I'm such a fan of big, generous salads, those wonderful meals-in-one that you can prepare in advance and dish up in gargantuan portions to the festive hordes. And let's face it: not many who live in the Southern Hemisphere feel like sitting down to a rib-sticking hot meal in the sultriest days of December. (Although, because I and two of my three sisters are married to men from England, Wales and Scotland respectively, we always pull out the stops and come together on Christmas Eve to produce a ham, a turkey with several stuffings, and the obligatory roast spuds, gravy, minted peas, bacon-wrapped chipolatas, and so on.)
But back to salads. Over the past few decades, salads have become simpler, fresher and lighter - my own idea of a perfect salad, for example, is fresh, peppery rocket and watercress dressed with lemon juice, olive oil, salt and Parmesan - but there are times I miss the abundant salads we ate as children and teens in the Seventies & Eighties.
This was the age of the square-meal salad, when a Proper Salad contained a bewildering salmagundi of ingredients: all the usual crunchy greens, plus bacon, cheese, avocado, nuts, seeds, peas, mushrooms, pasta, tuna, chicken, olives, onion rings, boiled potatoes, anchovies, and so on. And if that wasn't enough, a salad of this sort was topped with croutons, parsley, chives, a garlicky dressing and home-made mayonnaise - everything, in fact, but the kitchen sink. It usually came in a big perspex-like bowl (which grew cloudy over time) or a shining wooden salad dish, with carved salad spoons to match.
I quite often make salads like this for my family, using a shop-bought roast chicken and anything I find lying around in the fridge and store cupboard. My kids call it 'Everything Salad' because it contains, well, everything.
Here is my 'everything' couscous and roast-chicken salad, which has a Moroccan/Tunisian feel, with a bit of the nearby Mediterranean thrown in for good measure. The recipe is easily doubled, or even tripled, and it's very versatile, because you can add just about anything you please.
Please don't feel hesitant about combining ingredients that you wouldn't normally put together: for example, the recipe below contains roast tomatoes and fresh orange juice and Turkish apricots, three things I usually wouldn't put in the same dish, but they are all bought together by a peppy, citrussy dressing containing all the deliciously perfumed flavours of the region.
Obviously, you will need to use common sense when adding extra ingredients: tinned tuna, for example, or prawns, or bacon or avocado will not work here. But I would have no problems adding any or (in the spirit of things) all of the following: raisins or sultanas, feta cheese, pine nuts, toasted sesame and sunflower seeds, preserved lemons, fresh orange wedges, pitted black olives, roasted peppers, pomegranate seeds, and so on.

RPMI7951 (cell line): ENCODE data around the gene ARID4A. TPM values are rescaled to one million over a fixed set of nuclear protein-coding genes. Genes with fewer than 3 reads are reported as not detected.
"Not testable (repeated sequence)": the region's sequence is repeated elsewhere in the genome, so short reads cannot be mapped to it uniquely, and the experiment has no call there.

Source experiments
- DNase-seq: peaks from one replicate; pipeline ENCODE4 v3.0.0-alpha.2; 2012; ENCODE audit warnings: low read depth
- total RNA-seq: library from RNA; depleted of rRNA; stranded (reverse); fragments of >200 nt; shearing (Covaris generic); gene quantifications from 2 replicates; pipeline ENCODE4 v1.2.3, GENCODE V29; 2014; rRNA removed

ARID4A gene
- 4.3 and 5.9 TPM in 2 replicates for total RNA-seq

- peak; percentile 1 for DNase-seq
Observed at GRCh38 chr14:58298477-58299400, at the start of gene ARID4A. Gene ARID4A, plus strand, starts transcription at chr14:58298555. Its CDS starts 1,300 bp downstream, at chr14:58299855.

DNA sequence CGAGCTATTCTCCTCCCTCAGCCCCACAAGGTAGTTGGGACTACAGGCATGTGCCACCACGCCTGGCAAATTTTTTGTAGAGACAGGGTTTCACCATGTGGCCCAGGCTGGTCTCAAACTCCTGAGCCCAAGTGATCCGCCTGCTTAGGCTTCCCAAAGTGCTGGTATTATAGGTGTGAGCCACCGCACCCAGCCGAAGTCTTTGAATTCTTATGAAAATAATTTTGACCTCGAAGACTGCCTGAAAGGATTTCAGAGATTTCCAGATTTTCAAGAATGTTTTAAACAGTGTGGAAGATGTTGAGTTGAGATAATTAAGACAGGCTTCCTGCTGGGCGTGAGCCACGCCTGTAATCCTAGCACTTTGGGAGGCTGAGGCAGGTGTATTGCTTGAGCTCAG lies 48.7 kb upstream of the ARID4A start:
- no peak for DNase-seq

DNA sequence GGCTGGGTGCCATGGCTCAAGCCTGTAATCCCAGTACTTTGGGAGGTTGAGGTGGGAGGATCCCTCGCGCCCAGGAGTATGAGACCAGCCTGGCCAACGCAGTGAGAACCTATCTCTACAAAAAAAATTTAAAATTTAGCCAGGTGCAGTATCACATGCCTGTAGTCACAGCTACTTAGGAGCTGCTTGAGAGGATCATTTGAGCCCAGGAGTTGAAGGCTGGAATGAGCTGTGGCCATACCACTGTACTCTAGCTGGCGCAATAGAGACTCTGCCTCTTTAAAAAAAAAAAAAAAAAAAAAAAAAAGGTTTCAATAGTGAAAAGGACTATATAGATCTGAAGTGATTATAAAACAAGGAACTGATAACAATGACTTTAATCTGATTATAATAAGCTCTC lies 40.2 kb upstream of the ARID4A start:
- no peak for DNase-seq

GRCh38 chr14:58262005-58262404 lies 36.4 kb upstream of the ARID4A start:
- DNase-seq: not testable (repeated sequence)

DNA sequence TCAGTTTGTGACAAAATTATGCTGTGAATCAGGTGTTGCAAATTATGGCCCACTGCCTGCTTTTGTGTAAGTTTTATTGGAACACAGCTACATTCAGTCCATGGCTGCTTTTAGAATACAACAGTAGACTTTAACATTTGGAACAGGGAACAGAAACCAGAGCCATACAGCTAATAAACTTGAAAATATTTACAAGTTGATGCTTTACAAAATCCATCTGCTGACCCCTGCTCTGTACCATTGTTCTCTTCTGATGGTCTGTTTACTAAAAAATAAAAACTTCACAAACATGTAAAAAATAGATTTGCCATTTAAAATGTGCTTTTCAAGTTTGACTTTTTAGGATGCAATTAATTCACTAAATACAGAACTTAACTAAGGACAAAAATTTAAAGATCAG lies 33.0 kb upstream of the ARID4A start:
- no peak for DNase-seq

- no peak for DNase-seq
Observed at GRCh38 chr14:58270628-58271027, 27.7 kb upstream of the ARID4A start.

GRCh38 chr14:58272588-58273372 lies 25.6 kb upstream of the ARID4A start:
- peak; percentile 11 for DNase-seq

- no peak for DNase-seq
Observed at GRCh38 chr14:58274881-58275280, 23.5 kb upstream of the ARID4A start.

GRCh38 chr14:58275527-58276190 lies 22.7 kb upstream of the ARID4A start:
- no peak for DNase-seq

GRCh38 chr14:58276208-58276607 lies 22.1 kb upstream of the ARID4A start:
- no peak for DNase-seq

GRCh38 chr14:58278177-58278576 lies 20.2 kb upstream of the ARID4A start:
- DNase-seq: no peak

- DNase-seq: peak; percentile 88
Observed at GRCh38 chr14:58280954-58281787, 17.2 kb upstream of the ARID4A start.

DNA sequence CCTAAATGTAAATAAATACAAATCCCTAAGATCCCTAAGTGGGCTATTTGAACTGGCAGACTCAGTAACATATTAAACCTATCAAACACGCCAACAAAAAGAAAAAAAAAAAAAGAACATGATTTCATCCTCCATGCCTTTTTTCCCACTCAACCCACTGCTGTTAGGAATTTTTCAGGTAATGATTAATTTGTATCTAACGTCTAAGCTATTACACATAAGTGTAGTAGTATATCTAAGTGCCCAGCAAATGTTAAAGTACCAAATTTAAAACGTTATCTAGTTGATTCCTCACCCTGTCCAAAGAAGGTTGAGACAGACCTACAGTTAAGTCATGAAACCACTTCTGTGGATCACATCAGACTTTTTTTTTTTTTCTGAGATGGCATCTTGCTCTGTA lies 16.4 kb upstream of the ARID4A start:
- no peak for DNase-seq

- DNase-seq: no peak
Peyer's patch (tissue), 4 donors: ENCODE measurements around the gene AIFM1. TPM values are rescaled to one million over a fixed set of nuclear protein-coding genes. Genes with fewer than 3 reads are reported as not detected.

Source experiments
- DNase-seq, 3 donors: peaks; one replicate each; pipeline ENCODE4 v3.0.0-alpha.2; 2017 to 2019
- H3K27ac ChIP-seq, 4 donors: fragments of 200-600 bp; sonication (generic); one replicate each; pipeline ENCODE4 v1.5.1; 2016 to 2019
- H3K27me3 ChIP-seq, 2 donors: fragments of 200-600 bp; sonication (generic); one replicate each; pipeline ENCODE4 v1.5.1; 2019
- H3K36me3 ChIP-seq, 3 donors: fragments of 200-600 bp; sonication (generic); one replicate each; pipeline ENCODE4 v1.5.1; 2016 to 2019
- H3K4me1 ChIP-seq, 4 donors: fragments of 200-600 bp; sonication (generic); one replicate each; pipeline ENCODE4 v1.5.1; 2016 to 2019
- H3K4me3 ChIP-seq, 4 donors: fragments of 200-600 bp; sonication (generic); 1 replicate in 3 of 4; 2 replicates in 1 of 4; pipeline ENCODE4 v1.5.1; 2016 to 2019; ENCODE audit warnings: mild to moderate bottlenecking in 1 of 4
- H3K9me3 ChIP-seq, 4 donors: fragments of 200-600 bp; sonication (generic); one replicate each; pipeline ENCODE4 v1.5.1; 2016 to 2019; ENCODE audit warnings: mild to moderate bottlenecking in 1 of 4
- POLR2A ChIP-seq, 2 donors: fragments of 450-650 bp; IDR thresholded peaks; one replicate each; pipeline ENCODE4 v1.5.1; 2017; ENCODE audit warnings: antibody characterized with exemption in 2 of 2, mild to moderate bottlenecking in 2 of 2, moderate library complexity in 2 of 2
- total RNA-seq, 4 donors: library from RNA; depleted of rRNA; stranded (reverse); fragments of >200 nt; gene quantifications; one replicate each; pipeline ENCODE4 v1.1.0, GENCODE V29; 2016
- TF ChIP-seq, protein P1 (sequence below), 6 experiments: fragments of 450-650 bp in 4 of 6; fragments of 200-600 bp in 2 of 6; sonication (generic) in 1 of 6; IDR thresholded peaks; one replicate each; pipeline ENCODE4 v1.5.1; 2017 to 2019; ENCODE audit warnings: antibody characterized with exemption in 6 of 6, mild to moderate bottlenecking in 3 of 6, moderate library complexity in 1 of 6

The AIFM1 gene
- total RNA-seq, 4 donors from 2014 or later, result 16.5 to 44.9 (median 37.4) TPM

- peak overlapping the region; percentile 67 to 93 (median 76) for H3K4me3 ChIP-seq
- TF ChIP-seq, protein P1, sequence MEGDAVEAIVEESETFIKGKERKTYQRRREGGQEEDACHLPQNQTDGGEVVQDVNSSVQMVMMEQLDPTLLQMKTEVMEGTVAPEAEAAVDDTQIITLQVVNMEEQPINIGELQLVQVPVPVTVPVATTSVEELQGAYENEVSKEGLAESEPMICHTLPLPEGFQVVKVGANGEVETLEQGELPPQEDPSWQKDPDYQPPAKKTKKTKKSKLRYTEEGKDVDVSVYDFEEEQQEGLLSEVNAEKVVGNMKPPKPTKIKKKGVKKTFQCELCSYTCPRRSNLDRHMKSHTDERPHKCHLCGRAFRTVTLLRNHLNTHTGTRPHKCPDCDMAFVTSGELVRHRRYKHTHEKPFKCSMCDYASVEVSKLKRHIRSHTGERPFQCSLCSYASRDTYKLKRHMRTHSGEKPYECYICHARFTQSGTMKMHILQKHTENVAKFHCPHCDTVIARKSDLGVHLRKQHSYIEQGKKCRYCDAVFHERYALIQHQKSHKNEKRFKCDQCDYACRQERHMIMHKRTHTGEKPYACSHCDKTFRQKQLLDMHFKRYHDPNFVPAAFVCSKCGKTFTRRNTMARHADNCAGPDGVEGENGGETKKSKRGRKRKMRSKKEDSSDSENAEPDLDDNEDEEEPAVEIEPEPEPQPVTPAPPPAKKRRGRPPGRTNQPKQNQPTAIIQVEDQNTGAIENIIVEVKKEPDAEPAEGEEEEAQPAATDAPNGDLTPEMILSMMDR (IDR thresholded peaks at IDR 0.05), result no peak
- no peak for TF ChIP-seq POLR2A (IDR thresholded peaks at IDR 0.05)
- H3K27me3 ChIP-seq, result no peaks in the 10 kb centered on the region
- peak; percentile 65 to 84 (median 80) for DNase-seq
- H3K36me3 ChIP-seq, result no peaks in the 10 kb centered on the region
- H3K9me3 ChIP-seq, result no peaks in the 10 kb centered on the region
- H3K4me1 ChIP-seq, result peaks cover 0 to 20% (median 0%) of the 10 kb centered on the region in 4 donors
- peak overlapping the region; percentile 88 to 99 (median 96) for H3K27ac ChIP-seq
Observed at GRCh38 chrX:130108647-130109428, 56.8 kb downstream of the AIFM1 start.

This is a long recipe, but do take your time over it, because it is the wonderful aromatic stock created while the chicken is roasting in water and flavourings that gives the couscous a special depth of flavour. Also, roasting the chicken this way results in flakes of perfectly tender flesh that you can't achieve by, say, poaching chicken breasts in stock. You will need to buy very fresh spices, and do try to get your hands on dried mint, which has a flavour quite distinct from that of fresh mint.
This salad improves upon standing for an hour or two, but add the coriander, parsley and toasted almonds just before serving. Serve at room temperature.
North African Chicken and Couscous 'Everything' Salad
For the chicken and stock:
a large free-range chicken, trimmed of all excess fat
1 carrot, thickly sliced
a stick of celery, sliced
6 parsley stalks (reserve the leaves)
2 bay leaves
3 whole cloves
a large, unskinned onion, quartered
half a lemon
2 cloves garlic, peeled
For the spice paste:
1 T (15 ml) cumin seeds
2 tsp (10 ml) coriander seeds
1 tsp (5 ml) flaky sea salt
1 tsp (5 ml) black peppercorns
4 fat cloves garlic, peeled
1 large red chilli, chopped, or 2 tsp (10 ml) chilli flakes (to taste)
the finely grated zest of a large lemon
1 ½ tsp (7.5 ml) ground cinnamon
6 T (90 ml) olive oil
For the salad:
2 large, shining aubergines (see Cooks' Notes, below)
olive oil (see recipe)
600 g ripe cherry tomatoes
3 cups (500 g) couscous (see Cooks' Notes, below)
1 punnet snow peas, sliced
12 Turkish apricots, coarsely chopped
1 cup (250 ml) pitted green olives
a tin of chickpeas, drained
a bunch of fresh coriander (about 40 g) [cilantro]
a bunch of fresh flat-leaf parsley
For the dressing:
the juice of a large lemon
the juice of an orange
1½ tsp (7.5 ml) ground cumin
1½ tsp (7.5 ml) sweet paprika
½ tsp (2.5 ml) chilli powder (or more, to taste)
2 tsp (10 ml) dried mint
1 tsp (5 ml) finely grated lemon zest
a pinch of cinnamon
6 T (90 ml) olive oil
extra parsley and coriander
100 g slivered almonds, lightly toasted until golden brown
a little powdered cumin and paprika
Preheat the oven to 160º C. (If your oven is not fan-assisted, preheat it to 170º C.)